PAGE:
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EU and U.S. trade unions call for agreement on clean steel worldwide and oppose low cost 'dirty' steel

Date

18 Oct 2023

Sections

Sustainable Dev.

EU and U.S. unions are urging the European Union and the United States to conclude their 'Global Arrangement on Sustainable Steel and Aluminium' (GASSA) before the 31 October deadline. In a joint letter, they call for clean quality steel worldwide and oppose the production of low cost ‘dirty’ steel and aluminium, where workers’ rights and the environment are sacrificed in the race to produce the cheapest steel.

European and U.S. trade unions today issued a joint letter to their respective trade authorities, calling for a Global Arrangement on Sustainable Steel and Aluminum (GASSA) that prioritises workers, addresses non-market excess capacity and encourages decarbonisation. Leaders from the United States and Europe are meeting this week to discuss the arrangement ahead of the 31 October deadline.

The global arrangement reflects a shared commitment to using trade policy to address the threats of climate change and global market distortions. As the EU and United States establish this global arrangement, unions joined forces across the Atlantic to address common challenges in the steel and aluminium sectors and urge their leaders to put workers and communities at the centre of the trade agenda.

The unions’ joint priorities include:

Protecting workers' rights: Interested partners in GASSA must adhere to international workers' rights standards, including safe workplaces, fair pay, and a voice on the job. Compromising working conditions to stay competitive is unacceptable. Above all, the GASSA must end the current race to the bottom on wages and working condition across the steel and aluminum industries.

Promoting decarbonisation: Negotiations should focus on reducing the carbon intensity in steel and aluminum industries and encouraging global producers to adopt environmentally friendly practices. Both the U.S. and European regions have the potential to lead decarbonisation efforts in steel and non-ferrous metals.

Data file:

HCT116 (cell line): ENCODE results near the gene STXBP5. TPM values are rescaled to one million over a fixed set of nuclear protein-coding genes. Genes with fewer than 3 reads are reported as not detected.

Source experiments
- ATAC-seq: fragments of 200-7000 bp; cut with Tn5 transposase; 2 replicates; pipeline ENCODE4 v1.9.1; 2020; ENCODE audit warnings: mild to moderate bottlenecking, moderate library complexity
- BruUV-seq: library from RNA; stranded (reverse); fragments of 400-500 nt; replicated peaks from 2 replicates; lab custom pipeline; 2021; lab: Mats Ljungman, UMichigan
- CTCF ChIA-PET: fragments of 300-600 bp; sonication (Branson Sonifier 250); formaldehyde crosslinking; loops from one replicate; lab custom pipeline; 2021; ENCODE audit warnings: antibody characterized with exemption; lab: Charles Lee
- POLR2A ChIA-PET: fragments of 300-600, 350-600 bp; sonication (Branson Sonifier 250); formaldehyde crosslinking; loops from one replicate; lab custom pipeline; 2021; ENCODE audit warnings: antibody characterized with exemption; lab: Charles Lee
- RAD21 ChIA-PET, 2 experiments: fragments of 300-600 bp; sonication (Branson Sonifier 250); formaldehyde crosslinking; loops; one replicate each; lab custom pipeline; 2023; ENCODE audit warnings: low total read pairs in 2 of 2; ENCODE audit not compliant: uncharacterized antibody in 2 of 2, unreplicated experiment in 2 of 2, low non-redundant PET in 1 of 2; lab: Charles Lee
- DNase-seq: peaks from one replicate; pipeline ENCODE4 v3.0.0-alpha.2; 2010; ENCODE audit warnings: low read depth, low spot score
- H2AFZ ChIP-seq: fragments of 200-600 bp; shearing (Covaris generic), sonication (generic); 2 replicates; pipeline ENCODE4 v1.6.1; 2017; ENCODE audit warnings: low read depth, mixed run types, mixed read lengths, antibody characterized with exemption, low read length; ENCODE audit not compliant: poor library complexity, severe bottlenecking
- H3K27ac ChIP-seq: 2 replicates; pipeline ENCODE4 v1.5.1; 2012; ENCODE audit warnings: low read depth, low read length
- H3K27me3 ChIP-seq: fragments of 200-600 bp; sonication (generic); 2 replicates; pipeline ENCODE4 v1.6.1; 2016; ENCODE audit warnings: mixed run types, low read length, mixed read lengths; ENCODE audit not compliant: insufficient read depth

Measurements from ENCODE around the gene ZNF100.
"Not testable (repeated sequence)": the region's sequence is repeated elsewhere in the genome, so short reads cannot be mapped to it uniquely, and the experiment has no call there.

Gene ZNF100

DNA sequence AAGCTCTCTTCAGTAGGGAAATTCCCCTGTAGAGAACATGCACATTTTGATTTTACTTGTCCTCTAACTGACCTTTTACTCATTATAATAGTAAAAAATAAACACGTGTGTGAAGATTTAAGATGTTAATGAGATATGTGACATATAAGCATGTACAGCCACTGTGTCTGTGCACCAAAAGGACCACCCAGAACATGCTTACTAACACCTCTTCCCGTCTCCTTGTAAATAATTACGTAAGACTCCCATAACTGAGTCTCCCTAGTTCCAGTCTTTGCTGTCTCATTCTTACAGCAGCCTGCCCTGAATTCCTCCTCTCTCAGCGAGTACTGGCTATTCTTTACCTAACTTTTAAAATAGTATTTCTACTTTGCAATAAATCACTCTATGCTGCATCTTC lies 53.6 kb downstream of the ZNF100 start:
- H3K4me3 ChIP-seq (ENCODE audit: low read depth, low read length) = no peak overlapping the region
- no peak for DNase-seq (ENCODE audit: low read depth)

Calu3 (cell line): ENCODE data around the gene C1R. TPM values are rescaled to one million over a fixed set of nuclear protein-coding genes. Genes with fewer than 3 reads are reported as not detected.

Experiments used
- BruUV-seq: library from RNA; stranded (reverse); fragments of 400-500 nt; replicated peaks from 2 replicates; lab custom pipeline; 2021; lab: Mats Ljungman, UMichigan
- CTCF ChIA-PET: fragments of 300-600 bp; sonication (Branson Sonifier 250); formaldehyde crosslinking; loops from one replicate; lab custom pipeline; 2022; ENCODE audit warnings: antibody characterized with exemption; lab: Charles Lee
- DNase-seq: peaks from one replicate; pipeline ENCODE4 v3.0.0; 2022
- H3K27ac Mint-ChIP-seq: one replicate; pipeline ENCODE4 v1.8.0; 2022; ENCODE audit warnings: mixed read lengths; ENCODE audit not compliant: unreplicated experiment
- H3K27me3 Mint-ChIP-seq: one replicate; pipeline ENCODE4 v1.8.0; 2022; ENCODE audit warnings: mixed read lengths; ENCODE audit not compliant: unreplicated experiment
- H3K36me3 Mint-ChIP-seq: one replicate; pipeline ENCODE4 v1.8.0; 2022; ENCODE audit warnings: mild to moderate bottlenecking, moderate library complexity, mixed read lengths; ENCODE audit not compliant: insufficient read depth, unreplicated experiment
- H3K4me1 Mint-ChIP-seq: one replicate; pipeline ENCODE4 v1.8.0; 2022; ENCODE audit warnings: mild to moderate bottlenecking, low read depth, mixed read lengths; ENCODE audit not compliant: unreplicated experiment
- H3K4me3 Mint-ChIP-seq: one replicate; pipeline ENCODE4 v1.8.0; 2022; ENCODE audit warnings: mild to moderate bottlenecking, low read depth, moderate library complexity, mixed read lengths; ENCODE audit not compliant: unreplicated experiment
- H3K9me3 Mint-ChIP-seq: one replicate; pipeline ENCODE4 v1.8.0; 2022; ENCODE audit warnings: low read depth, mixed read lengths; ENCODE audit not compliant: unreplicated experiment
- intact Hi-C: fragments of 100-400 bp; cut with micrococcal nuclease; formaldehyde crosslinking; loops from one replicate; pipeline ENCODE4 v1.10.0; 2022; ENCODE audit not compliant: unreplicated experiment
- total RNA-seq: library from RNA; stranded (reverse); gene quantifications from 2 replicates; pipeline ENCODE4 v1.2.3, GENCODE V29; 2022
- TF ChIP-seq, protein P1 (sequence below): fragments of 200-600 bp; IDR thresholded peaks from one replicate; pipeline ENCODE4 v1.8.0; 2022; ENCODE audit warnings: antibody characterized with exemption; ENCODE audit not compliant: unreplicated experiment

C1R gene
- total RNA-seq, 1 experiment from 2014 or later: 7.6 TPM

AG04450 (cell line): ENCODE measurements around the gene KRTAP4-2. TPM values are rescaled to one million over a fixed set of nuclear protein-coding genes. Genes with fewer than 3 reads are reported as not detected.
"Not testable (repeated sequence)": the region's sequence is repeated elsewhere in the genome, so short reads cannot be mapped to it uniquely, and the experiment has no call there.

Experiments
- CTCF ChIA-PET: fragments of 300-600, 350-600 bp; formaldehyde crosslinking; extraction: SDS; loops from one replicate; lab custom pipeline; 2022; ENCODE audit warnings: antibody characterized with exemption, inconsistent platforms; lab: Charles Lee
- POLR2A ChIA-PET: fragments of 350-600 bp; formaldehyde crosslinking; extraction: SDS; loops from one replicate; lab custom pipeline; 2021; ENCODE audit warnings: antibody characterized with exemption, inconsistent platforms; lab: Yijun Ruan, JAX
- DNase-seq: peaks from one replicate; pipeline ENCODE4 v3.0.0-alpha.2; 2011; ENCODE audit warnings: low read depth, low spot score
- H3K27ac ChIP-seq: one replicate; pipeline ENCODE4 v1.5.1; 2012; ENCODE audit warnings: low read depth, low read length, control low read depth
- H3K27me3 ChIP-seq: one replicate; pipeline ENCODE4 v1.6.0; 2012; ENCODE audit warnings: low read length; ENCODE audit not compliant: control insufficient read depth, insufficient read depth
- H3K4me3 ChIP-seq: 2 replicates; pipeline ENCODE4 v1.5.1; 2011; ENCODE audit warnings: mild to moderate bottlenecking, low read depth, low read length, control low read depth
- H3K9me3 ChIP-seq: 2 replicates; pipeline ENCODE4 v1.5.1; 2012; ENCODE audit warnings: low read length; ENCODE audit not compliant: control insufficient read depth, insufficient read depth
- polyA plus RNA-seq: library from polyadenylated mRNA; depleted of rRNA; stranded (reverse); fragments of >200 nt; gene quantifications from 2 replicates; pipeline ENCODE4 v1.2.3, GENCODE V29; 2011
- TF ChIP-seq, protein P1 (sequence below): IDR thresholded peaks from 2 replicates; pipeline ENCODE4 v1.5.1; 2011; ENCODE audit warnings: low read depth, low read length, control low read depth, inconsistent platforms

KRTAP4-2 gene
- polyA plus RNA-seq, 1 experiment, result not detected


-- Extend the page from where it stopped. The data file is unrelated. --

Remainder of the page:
Addressing overcapacity: Global overcapacity in steel and aluminum, both as a result of illegal government subsidies and widespread Chinese investments, continues to negatively impact domestic industries in the United States and the European Union. The agreement must limit carbon-intensive and non-market excess capacity (NMEC)* steel and non-ferrous metals in our markets.

Ending unfair state aid: Unfair state aid to industries, including illegal subsidies, must stop. Aid related to increasing environmental sustainability must have social conditionalities and must not worsen global excess capacity.

Judith Kirton-Darling, industriAll Europe Acting General Secretary says:

“Trade unions on both sides of the Atlantic stand united against the production of low cost ‘dirty’ steel and aluminium with workers’ rights being ignored in the race to the bottom of producing the cheapest steel, no matter the cost to workers’ wellbeing. We need to prioritise quality clean steel and aluminium, made by workers whose rights are respected, which also respects a fair global level playing field. We call on the European Union and the United States to come to an agreement which is good and fair both for the environment and workers.”

David McCall, USW International President says:

“Global overcapacity in steel and aluminum, largely coming out of China, poses an existential threat to workers in both the United States and Europe who play by the rules and remain committed to reducing the carbon imprint of their respective industries. We must work together if we hope to contain the Chinese Communist Party’s aggressive industrial practices, eliminate illegal subsidies and ensure the long-term viability of our domestic industries.”